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By R. Louis
Microsoft Word is one of the most feature-rich and widely used word processors on the market and will no doubt continue to be for the moment.
Still, in spite of all its ingenious bells and whistles, newspaper editors, college professors, students, writers and non-professional users have all complained in writing, and perhaps also under their breath, about the unexplained absence of a most sorely needed feature that would be the crowning, finishing touch to Microsoft Word: a homonym checker. They lament that even a third party Microsoft Word add-in program would be welcomed.
For those who may not know, a homonym is basically one of two or more words that sound the same but has a very different meaning.
Some examples are would and wood, your and you’re, right and rite, sole and soul, meat and meet. There are thousands more.
You can understand why so many people use the wrong homonym. They are writing what sounds right.
Websites are loaded with homonym errors.
You will also find them in newspapers, resumes, term papers, legal documents and dozens of other places. Virtually wherever there’s a document, there’s a good chance of finding a homonym error.
If you were to type the following sentence, “Bye a gnu pear of shoos fore my ant“, using the latest version of MS Word (2007 version), the program would underline gnu and fore with a blue squiggly line, thereby alerting you to the fact that a different word, (in this case a homonym) might be preferable. Pretty neat, right?
But what about bye, pear, shoos, and ant? Even though spelled correctly, they are glaring contextual homonym errors. Sadly, Word only partially addresses this problem. Hmmmm… Could we use a Microsoft Word add-in here?
Homonym errors are among the most common mistakes in writing today.
Whether you are a student, a writer, a teacher, a lawyer or someone who just needs to write a letter, resume, or some other document from time to time, you no doubt need to produce documents that have no grammatical errors. Your life would be so much easier if there were a program, perhaps a Word add-in, that automatically checks each homonym for proper usage and then, at your request, deletes all improperly used homonyms, replacing them with the correct homonym based on context. Imagine the time you could save, not to mention the added luxury of producing documents totally free of homonym errors.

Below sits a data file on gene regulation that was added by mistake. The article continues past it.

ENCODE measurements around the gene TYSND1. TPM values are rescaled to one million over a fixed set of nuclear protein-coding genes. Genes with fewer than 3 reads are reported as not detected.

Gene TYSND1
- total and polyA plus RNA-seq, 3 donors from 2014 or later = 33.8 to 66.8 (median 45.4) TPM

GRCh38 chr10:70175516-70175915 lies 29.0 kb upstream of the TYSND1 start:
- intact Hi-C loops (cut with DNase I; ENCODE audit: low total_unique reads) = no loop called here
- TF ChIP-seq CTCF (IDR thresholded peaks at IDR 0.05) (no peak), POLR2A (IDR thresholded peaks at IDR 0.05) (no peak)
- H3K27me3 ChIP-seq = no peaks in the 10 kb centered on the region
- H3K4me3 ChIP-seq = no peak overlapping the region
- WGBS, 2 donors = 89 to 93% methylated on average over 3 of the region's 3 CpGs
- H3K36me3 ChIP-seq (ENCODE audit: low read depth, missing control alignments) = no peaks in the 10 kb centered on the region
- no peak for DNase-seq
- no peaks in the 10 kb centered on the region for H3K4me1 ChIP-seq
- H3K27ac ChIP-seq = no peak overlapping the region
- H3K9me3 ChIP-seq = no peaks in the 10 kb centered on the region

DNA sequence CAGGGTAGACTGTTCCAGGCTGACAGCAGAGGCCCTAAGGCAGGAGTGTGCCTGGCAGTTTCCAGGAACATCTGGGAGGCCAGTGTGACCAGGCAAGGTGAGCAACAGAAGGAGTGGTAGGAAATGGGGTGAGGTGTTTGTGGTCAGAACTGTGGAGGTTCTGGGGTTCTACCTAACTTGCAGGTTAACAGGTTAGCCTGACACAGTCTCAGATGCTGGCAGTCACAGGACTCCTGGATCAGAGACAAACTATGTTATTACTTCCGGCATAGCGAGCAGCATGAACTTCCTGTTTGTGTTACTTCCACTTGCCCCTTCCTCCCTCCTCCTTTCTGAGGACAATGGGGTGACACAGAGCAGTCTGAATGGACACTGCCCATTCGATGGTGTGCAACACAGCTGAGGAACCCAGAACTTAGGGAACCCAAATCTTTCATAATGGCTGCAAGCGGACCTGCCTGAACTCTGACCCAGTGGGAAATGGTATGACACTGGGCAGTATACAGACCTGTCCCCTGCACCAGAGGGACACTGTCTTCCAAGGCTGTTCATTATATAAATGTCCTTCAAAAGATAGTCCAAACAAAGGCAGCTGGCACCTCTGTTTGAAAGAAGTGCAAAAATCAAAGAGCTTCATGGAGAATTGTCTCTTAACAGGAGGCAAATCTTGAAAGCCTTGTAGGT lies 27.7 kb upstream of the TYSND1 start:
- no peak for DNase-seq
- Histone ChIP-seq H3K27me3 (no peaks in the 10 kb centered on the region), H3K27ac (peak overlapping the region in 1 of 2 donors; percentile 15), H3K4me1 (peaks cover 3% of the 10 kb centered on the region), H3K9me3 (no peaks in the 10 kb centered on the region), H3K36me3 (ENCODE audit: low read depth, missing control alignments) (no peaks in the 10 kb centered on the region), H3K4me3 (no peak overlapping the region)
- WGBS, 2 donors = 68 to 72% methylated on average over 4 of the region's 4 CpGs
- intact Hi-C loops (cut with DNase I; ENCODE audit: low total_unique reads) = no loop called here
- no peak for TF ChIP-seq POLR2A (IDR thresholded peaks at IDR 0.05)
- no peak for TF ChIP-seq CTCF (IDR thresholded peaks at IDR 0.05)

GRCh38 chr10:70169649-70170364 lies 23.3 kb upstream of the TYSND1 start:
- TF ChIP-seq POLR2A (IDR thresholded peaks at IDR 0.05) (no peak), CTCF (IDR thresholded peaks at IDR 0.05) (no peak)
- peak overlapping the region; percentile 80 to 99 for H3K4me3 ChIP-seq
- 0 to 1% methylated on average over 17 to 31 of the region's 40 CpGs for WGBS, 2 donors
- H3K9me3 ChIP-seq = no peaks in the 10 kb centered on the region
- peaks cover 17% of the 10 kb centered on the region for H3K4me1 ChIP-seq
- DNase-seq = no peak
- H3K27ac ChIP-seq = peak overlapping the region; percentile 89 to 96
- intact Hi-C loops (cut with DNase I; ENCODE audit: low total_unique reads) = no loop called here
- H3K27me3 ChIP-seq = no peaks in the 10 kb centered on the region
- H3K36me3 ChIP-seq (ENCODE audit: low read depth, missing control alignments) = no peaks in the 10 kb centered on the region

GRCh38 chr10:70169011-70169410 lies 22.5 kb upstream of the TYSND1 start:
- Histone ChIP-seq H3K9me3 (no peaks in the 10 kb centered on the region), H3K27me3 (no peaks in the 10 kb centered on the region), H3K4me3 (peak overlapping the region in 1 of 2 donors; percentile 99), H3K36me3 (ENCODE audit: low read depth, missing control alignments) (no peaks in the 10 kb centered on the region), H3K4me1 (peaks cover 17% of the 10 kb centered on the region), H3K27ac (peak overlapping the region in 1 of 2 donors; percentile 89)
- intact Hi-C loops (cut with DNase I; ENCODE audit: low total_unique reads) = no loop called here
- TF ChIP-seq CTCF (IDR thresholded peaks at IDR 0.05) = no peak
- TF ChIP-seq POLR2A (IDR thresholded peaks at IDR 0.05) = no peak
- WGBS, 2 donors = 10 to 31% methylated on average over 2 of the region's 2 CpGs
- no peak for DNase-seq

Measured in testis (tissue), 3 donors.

Is such a program just wishful thinking or a dream? Actually no. There are some serious minded entrepreneurs who are firmly convinced that such a Microsoft Word add-in program is well within our reach. What’s more, there is solid evidence that such a program already exists!
In the meantime, here are some tips on how you can produce documents free of homonym errors until you might find such an add-in program:
1. Bookmark one of the many online sites that offer a free online homonym dictionary or homonym definition lists
2. Always use a spell checker first. Then….
3. Re-read your document specifically to find all the homonyms
4. Verify if you have used the correct homonym by checking the word in your online dictionary
5. Add to your vocabulary: make it a goal to learn a few new homonyms each week. There are dozens of lists on the internet.
All the above may require some additional effort, but if your line of work demands flawless documents you will agree that the benefits to be gained are well worth the effort.
See how a new program can save you precious time and effort while producing documents that are free of homonym errors. The technology is here and details about the program add-in is available now for your review at http://www.demandingbuyer.info/new_product_release.html